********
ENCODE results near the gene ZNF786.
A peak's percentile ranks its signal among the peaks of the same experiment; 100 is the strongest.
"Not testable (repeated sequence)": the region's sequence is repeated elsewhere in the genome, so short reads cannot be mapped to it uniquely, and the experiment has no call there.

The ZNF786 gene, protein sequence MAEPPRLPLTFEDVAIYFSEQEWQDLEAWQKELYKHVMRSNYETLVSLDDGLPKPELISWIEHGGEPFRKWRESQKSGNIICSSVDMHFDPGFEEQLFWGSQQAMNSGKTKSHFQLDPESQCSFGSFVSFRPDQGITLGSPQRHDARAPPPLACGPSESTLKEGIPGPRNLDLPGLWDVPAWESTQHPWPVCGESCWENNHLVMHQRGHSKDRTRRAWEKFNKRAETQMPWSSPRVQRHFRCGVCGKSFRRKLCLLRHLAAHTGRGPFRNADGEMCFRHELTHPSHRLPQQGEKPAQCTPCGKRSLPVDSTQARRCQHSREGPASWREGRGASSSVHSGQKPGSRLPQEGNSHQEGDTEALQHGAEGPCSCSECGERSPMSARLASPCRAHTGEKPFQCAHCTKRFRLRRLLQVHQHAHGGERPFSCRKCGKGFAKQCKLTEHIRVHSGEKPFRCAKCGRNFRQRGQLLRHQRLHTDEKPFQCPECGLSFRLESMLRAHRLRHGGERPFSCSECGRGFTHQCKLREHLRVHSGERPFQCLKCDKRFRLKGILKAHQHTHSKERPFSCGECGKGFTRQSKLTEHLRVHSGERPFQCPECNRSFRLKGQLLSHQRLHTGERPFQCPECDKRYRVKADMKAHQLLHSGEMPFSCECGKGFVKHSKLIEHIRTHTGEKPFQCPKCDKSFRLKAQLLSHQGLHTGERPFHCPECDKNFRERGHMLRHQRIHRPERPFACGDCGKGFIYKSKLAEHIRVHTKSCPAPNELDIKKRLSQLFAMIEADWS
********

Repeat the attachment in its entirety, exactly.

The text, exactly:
ENCODE results near the gene ZNF786.
A peak's percentile ranks its signal among the peaks of the same experiment; 100 is the strongest.
"Not testable (repeated sequence)": the region's sequence is repeated elsewhere in the genome, so short reads cannot be mapped to it uniquely, and the experiment has no call there.

The ZNF786 gene, protein sequence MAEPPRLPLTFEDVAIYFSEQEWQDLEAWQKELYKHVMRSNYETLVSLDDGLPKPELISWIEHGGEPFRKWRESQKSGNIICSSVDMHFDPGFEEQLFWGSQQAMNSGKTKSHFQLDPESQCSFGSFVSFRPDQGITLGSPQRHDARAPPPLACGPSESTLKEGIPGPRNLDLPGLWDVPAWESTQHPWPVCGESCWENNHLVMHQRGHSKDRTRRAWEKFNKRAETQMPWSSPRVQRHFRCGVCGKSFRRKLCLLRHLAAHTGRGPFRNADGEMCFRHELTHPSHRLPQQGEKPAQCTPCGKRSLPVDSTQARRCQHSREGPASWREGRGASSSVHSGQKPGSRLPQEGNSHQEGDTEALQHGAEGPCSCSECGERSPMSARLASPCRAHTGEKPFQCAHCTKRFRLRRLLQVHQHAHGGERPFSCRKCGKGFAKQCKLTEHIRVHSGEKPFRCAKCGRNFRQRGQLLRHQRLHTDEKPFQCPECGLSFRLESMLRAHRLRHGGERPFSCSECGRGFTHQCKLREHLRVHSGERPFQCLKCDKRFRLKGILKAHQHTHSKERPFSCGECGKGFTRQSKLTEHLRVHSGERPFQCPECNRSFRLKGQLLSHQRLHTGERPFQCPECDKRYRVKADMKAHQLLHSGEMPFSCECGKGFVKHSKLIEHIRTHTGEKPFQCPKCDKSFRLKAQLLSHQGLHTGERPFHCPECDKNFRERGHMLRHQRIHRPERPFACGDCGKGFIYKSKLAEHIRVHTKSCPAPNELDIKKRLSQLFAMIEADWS